Days and nights play out like a loop. It begins with a dream. I am in my favourite pub. Tígh Neachtain, Cross Street. Writers, painters, actors, singers, the whole lot of us, locked in and making merry.
The ringing telephone wakes me up, it's a hoaxer telling me money I don't have is gone. I hang up, jump back into bed and spend the life-long day trying to crawl back inside that dream. I play and lose at Scrabble. I read short stories. I stay up late and watch movies from Hong Kong, South Korea, Turkey, and Japan. The farther away the better.
Though I cannot honestly say why. I listen to the neighbour hammering, sawing, drilling, digging. I listen to the music he blasts out of his kitchen stereo. Occasionally it's good. Mostly I wish I were deaf. I overhear someone say life cannot be one continual orgasm.
'A walk on the Prom. A glimpse of a heartbreaking sundown. I post a photograph my better half has taken. A Facebook friend wants to know why I am wearing a dress. I think of a witty reply'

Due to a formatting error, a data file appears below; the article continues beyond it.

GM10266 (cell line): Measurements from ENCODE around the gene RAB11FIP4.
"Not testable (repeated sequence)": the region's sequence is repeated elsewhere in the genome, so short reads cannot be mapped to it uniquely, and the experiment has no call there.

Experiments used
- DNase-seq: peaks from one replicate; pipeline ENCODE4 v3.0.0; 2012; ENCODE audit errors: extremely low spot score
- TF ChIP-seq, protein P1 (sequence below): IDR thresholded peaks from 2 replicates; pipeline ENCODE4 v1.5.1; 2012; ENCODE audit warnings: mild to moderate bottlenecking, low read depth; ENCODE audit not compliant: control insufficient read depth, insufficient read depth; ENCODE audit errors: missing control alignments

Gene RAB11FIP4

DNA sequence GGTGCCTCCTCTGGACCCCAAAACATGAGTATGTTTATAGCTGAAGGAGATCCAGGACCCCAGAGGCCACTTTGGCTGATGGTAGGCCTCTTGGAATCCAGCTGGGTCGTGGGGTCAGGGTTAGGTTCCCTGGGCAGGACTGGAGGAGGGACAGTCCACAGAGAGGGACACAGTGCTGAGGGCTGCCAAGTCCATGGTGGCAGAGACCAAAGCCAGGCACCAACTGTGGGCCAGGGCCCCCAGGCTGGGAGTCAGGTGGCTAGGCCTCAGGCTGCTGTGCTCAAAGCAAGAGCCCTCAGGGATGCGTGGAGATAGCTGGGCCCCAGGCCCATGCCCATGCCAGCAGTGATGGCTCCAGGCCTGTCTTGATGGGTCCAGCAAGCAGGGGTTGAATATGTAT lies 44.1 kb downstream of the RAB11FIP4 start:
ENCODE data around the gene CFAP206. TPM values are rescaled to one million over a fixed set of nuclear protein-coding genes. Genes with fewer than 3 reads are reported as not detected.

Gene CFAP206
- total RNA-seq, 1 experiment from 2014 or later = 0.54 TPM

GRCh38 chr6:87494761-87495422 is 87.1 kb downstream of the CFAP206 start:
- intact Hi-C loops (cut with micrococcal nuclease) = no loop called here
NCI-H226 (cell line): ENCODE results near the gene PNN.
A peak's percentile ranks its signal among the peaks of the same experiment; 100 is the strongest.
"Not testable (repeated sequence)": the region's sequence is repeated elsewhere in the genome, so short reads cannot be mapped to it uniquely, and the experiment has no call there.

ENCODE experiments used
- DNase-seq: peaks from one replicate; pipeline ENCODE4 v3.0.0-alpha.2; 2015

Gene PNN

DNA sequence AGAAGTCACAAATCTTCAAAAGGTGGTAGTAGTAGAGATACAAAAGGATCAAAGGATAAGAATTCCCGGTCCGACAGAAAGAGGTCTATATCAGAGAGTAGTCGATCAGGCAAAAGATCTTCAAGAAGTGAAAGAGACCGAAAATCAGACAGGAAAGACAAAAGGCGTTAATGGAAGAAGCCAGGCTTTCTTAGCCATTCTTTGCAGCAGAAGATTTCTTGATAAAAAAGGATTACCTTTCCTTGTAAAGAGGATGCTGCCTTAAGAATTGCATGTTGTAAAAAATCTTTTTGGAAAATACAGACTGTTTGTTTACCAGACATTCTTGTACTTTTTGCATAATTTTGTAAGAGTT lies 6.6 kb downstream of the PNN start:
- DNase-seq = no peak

I reach for the red wine. I put on my headphones and listen to the same piece of music over and over again. I buy a bar of soap. It ends up in the fridge. I buy a bottle of Rioja. It goes well with Turkish drama.
A wash of the hands. A queue at the shops. Receive an email from a good friend. She has planted 750 potatoes. 500 onions. Too many other things. She says she likes counting. I have a sneaky suspicion I am becoming interested in numbers. A walk on the Prom. A glimpse of a heartbreaking sundown. I post a photograph my better half has taken. A Facebook friend wants to know why I am wearing a dress. I think of a witty reply: When I wear a dress people keep their distance. That's the last I've heard from that friend. I dream I am in my favourite pub...
Alan McMonagle's latest novel, Laura Cassidy's Walk Of Fame, is out now from Picador.